Variety (December 1907)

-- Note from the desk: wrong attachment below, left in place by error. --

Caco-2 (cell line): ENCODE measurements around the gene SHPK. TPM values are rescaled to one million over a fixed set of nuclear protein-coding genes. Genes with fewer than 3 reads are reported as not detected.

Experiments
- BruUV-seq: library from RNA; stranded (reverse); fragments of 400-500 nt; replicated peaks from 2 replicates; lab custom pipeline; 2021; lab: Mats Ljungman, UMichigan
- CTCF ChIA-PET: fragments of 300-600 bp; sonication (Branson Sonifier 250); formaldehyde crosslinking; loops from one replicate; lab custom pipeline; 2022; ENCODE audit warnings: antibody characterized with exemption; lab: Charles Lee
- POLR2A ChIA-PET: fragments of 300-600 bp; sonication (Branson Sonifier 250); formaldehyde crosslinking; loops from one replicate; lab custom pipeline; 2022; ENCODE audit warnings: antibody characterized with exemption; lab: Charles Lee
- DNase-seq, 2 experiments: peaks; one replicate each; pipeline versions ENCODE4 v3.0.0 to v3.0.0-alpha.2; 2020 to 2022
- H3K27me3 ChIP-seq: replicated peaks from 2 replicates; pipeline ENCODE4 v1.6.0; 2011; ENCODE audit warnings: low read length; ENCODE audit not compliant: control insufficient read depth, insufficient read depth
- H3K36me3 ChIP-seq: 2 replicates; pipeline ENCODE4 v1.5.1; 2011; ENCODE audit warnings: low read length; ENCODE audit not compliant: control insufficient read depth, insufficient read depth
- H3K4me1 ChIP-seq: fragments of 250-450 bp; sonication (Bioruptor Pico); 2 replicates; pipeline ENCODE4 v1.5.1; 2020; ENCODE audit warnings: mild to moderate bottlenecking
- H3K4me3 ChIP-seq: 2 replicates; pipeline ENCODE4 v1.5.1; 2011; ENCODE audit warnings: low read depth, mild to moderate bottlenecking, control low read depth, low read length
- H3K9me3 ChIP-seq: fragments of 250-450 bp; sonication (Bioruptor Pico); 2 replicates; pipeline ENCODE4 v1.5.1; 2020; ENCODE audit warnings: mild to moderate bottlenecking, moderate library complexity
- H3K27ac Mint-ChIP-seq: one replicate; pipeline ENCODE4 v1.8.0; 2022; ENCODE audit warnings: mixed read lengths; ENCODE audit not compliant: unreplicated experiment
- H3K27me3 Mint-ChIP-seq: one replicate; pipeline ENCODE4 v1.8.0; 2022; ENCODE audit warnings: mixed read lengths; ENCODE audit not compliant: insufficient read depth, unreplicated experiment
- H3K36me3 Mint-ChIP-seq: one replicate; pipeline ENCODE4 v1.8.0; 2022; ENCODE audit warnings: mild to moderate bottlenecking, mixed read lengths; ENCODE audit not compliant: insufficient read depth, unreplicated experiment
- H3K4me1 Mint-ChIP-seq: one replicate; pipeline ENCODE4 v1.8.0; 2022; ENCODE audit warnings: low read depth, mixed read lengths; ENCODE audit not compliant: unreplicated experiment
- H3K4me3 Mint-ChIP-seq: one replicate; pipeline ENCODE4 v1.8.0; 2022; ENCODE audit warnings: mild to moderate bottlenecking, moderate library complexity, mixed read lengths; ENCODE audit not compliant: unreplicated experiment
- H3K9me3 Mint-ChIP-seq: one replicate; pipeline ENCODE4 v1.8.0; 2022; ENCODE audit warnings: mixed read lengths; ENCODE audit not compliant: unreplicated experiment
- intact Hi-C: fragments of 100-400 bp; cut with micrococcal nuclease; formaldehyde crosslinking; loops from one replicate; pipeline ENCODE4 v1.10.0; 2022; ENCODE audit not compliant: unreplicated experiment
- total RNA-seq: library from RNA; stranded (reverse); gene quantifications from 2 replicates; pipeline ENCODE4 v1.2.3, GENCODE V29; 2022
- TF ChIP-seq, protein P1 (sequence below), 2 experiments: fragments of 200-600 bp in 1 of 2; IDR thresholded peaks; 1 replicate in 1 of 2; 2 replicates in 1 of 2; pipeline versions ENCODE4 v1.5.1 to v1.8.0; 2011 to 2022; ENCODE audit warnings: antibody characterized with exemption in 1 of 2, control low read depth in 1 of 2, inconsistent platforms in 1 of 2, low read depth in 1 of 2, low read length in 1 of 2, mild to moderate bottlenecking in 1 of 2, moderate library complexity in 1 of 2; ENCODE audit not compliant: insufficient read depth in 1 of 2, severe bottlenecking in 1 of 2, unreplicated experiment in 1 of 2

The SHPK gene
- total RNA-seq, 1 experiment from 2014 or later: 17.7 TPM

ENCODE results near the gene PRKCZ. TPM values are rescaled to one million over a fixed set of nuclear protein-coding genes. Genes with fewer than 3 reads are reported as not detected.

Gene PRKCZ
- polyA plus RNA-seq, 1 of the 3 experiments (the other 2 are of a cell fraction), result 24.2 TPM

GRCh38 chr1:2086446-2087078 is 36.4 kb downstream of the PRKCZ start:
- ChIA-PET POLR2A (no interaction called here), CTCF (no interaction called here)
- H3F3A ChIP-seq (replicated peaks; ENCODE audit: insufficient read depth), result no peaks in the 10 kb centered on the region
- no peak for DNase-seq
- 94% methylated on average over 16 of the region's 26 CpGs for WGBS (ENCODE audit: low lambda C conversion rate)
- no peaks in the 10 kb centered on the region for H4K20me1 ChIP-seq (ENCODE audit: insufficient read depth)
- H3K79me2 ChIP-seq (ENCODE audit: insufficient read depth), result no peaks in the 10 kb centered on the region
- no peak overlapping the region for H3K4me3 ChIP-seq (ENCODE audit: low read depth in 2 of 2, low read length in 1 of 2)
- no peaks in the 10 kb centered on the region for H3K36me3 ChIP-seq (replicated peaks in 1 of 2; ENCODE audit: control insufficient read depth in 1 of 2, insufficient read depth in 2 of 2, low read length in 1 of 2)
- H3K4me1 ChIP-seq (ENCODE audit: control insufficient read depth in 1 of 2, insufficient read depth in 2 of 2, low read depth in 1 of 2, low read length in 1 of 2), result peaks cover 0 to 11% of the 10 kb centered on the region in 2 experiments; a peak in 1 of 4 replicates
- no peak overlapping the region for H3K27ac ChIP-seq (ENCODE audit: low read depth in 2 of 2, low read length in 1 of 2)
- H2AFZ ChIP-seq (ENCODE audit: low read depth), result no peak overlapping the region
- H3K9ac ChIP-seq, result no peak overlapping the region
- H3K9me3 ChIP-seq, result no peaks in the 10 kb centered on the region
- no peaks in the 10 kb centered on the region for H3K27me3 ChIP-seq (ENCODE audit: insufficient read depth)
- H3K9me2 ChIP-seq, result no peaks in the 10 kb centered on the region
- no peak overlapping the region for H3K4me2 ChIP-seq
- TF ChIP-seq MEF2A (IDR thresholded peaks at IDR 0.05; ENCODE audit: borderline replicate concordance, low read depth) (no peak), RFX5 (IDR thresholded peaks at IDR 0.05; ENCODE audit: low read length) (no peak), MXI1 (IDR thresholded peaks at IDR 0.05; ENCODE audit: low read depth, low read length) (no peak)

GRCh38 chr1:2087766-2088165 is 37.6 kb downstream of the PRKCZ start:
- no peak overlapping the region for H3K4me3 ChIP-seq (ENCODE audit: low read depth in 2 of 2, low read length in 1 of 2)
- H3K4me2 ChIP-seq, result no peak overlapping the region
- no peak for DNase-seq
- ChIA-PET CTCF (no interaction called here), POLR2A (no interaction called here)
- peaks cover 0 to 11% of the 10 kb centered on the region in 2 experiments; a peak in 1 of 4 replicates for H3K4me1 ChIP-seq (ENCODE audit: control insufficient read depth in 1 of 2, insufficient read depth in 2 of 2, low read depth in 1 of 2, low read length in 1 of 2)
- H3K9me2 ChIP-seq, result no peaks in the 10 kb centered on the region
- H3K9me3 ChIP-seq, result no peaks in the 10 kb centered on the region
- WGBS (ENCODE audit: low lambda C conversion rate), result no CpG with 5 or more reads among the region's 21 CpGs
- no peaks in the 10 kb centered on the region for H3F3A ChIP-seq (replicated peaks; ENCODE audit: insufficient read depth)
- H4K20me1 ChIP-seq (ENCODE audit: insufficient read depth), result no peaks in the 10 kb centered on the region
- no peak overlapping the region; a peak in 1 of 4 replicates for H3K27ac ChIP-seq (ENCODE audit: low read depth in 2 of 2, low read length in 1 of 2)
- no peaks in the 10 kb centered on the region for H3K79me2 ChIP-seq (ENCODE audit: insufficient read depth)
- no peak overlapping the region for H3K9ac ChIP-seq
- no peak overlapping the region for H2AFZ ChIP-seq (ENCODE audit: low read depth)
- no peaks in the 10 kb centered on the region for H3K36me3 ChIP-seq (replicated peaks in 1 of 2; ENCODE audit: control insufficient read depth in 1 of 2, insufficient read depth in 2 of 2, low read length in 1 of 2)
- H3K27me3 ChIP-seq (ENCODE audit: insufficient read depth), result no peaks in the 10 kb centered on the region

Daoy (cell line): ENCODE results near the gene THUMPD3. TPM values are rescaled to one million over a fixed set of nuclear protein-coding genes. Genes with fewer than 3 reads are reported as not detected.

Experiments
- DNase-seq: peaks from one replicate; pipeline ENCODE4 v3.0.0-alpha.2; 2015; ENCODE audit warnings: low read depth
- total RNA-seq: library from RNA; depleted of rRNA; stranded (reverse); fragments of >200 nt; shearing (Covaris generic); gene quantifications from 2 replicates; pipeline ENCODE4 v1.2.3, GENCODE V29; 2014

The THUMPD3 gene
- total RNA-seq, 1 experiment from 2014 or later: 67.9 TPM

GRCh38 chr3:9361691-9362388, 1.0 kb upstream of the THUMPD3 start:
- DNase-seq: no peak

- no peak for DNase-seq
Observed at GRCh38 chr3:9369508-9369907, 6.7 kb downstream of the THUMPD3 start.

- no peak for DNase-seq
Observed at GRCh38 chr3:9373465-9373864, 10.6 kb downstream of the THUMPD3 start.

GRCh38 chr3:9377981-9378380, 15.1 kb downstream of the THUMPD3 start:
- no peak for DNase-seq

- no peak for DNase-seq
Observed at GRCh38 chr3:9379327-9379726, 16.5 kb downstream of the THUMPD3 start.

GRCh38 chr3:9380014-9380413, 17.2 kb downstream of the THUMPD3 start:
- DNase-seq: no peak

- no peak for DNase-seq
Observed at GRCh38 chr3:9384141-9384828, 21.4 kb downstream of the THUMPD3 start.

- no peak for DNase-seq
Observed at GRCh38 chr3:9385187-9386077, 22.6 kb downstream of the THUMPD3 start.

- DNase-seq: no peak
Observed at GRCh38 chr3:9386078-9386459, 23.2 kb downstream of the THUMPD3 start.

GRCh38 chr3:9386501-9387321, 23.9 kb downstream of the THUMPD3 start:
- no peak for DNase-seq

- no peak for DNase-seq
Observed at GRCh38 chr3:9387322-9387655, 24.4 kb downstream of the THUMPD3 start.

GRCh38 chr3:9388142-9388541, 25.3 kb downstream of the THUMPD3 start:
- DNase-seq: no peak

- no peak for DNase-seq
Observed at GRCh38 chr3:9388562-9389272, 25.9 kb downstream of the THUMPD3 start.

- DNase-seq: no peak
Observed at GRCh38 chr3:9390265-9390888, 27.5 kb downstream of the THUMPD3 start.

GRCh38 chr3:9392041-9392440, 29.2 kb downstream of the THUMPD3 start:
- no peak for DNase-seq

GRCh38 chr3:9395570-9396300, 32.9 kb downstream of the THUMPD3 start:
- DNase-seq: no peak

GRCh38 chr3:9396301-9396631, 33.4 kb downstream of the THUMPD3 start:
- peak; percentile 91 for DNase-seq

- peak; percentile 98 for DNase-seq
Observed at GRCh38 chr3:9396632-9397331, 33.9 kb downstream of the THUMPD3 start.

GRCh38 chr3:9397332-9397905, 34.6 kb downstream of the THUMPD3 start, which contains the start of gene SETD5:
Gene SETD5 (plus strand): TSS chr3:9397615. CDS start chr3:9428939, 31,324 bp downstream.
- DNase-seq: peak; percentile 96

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VARIETY 13 • ■» ■ ■ PASTOR'S. There is another "Kid Carnival" at IPastor's this week, and with the excep- tion of Ida May Chndwick, the young- sters are the same who appeared the lust time there was a gathering of "child wonders" at the house; , "The Three'Nightingales" form tV'only/. one of the juvenile acts .that, shows any s change since last seen, and they only in" (he dressing. The hoys are wearing frock coats and tyigh hats, while the girl is sporting a new dainty pink costume. The larger of the youths does not announce the "Dutch" imitation as formerly, al- though he sings one song with a distinct German dialect. The three children have • splendid voices that blend beautifully. The act is in n two-a-day position this week, and a big hit. The white costumes worn at the opening should be sent to the cleaner. Katherine Miley is the headliner and the large "rjot'J. q£ the programme. Mfos Miley has shown good judgment in choos- ing her selections. She has only numbers she is capable of handling and the young woman puts them over with telling effect. Miss Miley is at her best with the Irish songs. The way she handed "Top of the Morning. Bridget McCue,*' was a treat in itself. She got one little Irish- man so worked up, he jumped out of his Seat and yelled, "Go it, kid, we're wid youse." The Peerless Two Macks are attempting too much. Their really good work suffers in consequence. The boy's Irish woman impersonation has been dropped, and'is not missed. The children put plenty of gin- ger into their work, are good dancers and sing acceptably. Proper arrangement and better dressing should plan- the act where it belongs. Fiske and McDonough are presenting •'Denny's Dilemna," a sketeh that they showed at the house a short time ago. The offering is replete with bright snappy dialogue. It is an act in "one," away from anything shown to date. The work of both players is convincing. Miss McDonough especially standing out. The offering in its' present shape is capable of holding down a position anywhere. The Evans Trio show their familiar offering without change. The boy is a good performer, but his aloofness does not gain any friends in the audience. The woman does a very clever "kid" and the man is rather funny In a quiet way. Potter and Harris managed to get U> the house better than the usual acrobatic net. The dressing is neat and the pair work with a speed that is always a de- sirable adjunct to an offering of this kind. Some good tricks were shown on the rings, the woman doing most of the heavy work. Jenny Conchas showed an indifferent dog act. Too much time is spent at the opening, putting different costumes on 9 dog tied in a cabinet. Four animals are used in all, the act depending almost en- tirely on the closing trick, a dive from a ladder into a blanket held by two dogs. Winans and Cassler should stick to their musical instruments and allow comedy to rest. Neater dressing for the comedian. at least, would aid materially. Gilbert and Katen had their Hebrew yarns and parodies, and Mr. and Mrs. Harry Thorne are still securing laughs with "An Uptown Flat.'* J. Jerome Mora was also on the bill, and Prince and Virginia are under "New Acts. I)a*h. UNION SQUARE. It was rather a second-class show in addition to being the worst hoodoo week of the year. Hogers & Deely in "Rob- inson Crusoe's Isle" W#re the headlin- ed. The sketcji has undergone altera- tlons. since its production, and is immense- ly imprqVed. The talk 1ms been cut down and only the best of it now remains, and it seems that the little organization is in much better singing form. Several of the big ensemble numbers were received with distinct enthusiasm. The early part was conspicuously light, but the entertainment packed up about the middle and from the Kratons went nicely to the finish. The hoop rollers are Using a bit more of their exhibition work following the "Hoopville." Wednesday Harry Kraton caught the double circle into the prop schpolhouse at the first try and then accomplished the trick of looping three times, placing the hoop nicely. Patsy Doyle doesn't seem to try very hard, but he scores none the less strong- ly. There is a lot of quiet humor in his odd monologue, but it does seem that he keeps rather too strictly to a monotone in his speech. William Dillon was one of the hits of the* bi}J in the next to closing position, although most of the comedy acte of the bill chad gone jusi before'him, and the Great Heras Family of acrobats closed the show to solid applause. Katherine Dahl would have fared but poorly had it not been for an exchange of pleasantries with a "plant" in one of the boxes as a finish. A quantity of fair- ly apt repartee has been worked into verse, and the novelty of the situation lies in the fact that the singer, who dresses and works quite straight, gets rather the worse of the rhymed passage at arms. Lambert! passed nicely, thanks to a well-executed violin solo. His impersona- tions and musical selections on piano and 'cello keep the act moving nicely up to this point. The only fault is a barely noticeable carelessness in dressing, the dinner coat at the finish having a suspie-. ion Of "untidiness. Among the three-a-day items Hornier and Stella alone earned distinction. They have an elaborate wardrobe, kept up to the pink of freshness, and they wear their clothes easily. Miss Stella rather injures her appearance by wearing heeless shoes with her second ohange. There is a hint of strain in her voice, and it sounds more agreeable when it is partly covered up bv the man's heavier tones in the duets. De Chaunt opened the show in a very loose dog and equilibristic act, the ap- paratus for which has gone to seed. Deery and Francis make tiresome business of their singing and talking turn. They used the joke about the Biblical army crossing the desert and eating "the sand- which-is-there" and a few others of that ilk. Fresh talk would help a lot. The finish is much better. Thomas Potter Dunne did his best work with the Italian dialect recitation. His imitation of Eddie Clark's "tout" was far from convincing, but the Italian bit got him off nicely. Agnes Mahr, assisted by Flora Dora and Cameron and Flanagan, were also on the bill. Rush. KEENEY'S. Keeney's is offering its patrons rather a slow moving program this week. Only one or two bright spots are sprinkled in. Hibbert and-Warren were orte of the bright 8[>ots in the next *to closing posi- tion, and gave the latter end of the bill a much needed boost. The pair have done away with a quantity of the talk used when they first appeared hereabouts in the early part of the esason. No time is wasted now in getting down to the real work. The act plays about twelve minute,s with a speed that leaves the audience with an appetite for more. They scored easily Monday night, notwithstanding they, fol- lowed an act built almost along identical lines. William Morrow and Verda Schellberg offer a sort of a haphazard sketch in "one" entitled "Happy's Millions." The drop shows the exterior of a gambling saloon In t he Far West, offering a fitting back- ground for Mr. Morrow as a cow puncher. The pretty, shy little Quaker miss of Verda Schellberg looked as much out of place as a dandelion would in Mike Scott's buttonhole on St. Patrick's Day. The pleasing personalities of the players, and a tip-top laughing song by Mr. Morrow overcame the incongruities to the entire satisfaction of the house. The Great Richards suffered severely through improper handling of the lights, lie uses the spot* altogether, which is a mistake. It could be done away with after the opening song. Richards depends almost entirely upon hl9 dancing and in this way gets away from the ordinary female impersonator. Some first rate toe and acrobatic dancing is shown. Too much time is given to the final dance, however, a sort of a mirror dance without the mir- rors. Mr. Richard's vocal efforts are much better than the average in his line, and at least one more number should be intro- duced, lie could enhance his value by an i nt ire rearrangement. Scott and Whaley did fairly well with their looselv woven offering. Roth are first rate dancers, and the singing does well enough, although better selections could be secured. It is rather late to be singing "Rill Simmons." The comedian should be convinced after looking over the comedian of Hibbert and Warren that a comedy evening suit can be worn perfect- ly clean, and still answer the purpose. The La Belles are showing the familiar juggling act without change, although there is a girl now carried who contributes a pretty appearance only. The" man does well with the ordinary juggling, but his comedy efforts .are practically wafted. The milk has all been squeezed out of that cocoanut a long time since. The Kramers were in the second position and succeeded in arousing some enthu- siasm. The girl does a little of everything and does it all rather well. She played a banjo without the aid of a pick and suc- ceeded in securing as near real music as is possible out of the instrument. Her dancing was also very good and won a hearty recall. Slie might drop the "tough girl" character, finding a more suitable one, or working "straight." Dash. Zamloch, a magician, who has appeared In the South and Western country head- ing a show of his own, plavs Pastor's next week in a sort of magical offering. Alf T. Wilton has the handling of the act. VAUDEVILLE AT THE MANHATTAN. "Vaudeville and Moving Pictures at 10-20-30" started this week in the Man- hattan Theatre, with a fixed charge of $25,000 yearly for rental to be ptared at ' by the management. From the looks of the house on Wednes*- day evening, Messrs* Jack Welch, Archie L. Sheppard, and, it is said, Felix Isman, will still take down a profit with all the heavy expenses. A capacity attendance took up all the available space on the evening mentioned. It was "Amateur night," the first of the week, and the patrons received their money's worth several fold, especially those higher up. During the .summer and until last week, the Manhattan was a "five-cent moving picture show," run by Mr. Sheppard, but with the accession of AVelch and Isman, the Manhattan became a "theatre/* with moving pictures still, but a few "acts" sandwiched, in. The Manhattan to-day is a live illus- tration of the opportunity lost by the promoters of cheap vaudeville in neglect- ing New York City. The Family on East 125th street, a Sullivan-Considine "ten-cent'' place, has been the only cheap-priced vaudeville re- sort of consequence carried on in New York, and-, even ihen the S.-C. folk gave their uptown place but little attention in the way of worthy acts. The Manhattan is conducted with an eye to the amusement of its audience, comedy being extracted from the melo- dramatic pictures even. When a series setting out pictorially the capture of Nathan Hale as a spy, was thrown upon the sheet, a man behind it gave hfe own version of what the characters in the pic- ture would or should have said. It was the ideal "talking-living picture." When one of the soldiers struck Hale, the man behind the sheet made Mr. Hale remark "cow-yard," and when both soldiers vent- ed their spleen upon him, the same gen- tleman again caused Mr. Hale to say "two cow-yards." Had not the man behind the sheet been troubled with a cold, he probably would have been obliged to repeat the picture and performance. The boxes Wednesday evening were crowded, and held the "elite" of Upper Broadway. "Louie" Werba occupied a small niche in an upper stage apart mint, the remainder of which was taken up by Pat" Casey, who did not remove! his overcoat during the evening, having only appeared at "Advanced Vaudeville" the- atres of late, causing him to forget his vonnger days, and "Abe" Thalheimer squeezed himself up against a wall hop- ing for the best. The best for Abe was a muffled description now and then from Mr. Casey of what was going on down below. In another box sat "Teddie" Bosseau of "The Telegraph," and the happy Ted- die excused himself by suggesting what a "bully story it would make" (as il did). In the same reserved section with Mr. Posseau was Tom Ryley, while in the lower box Jack Welch entertained his own particular crowd with stories of how he selected the orchestra, and the in- ventive turn of mind he possessed as evi- denced by the packing case in use for the musical conductor's stand.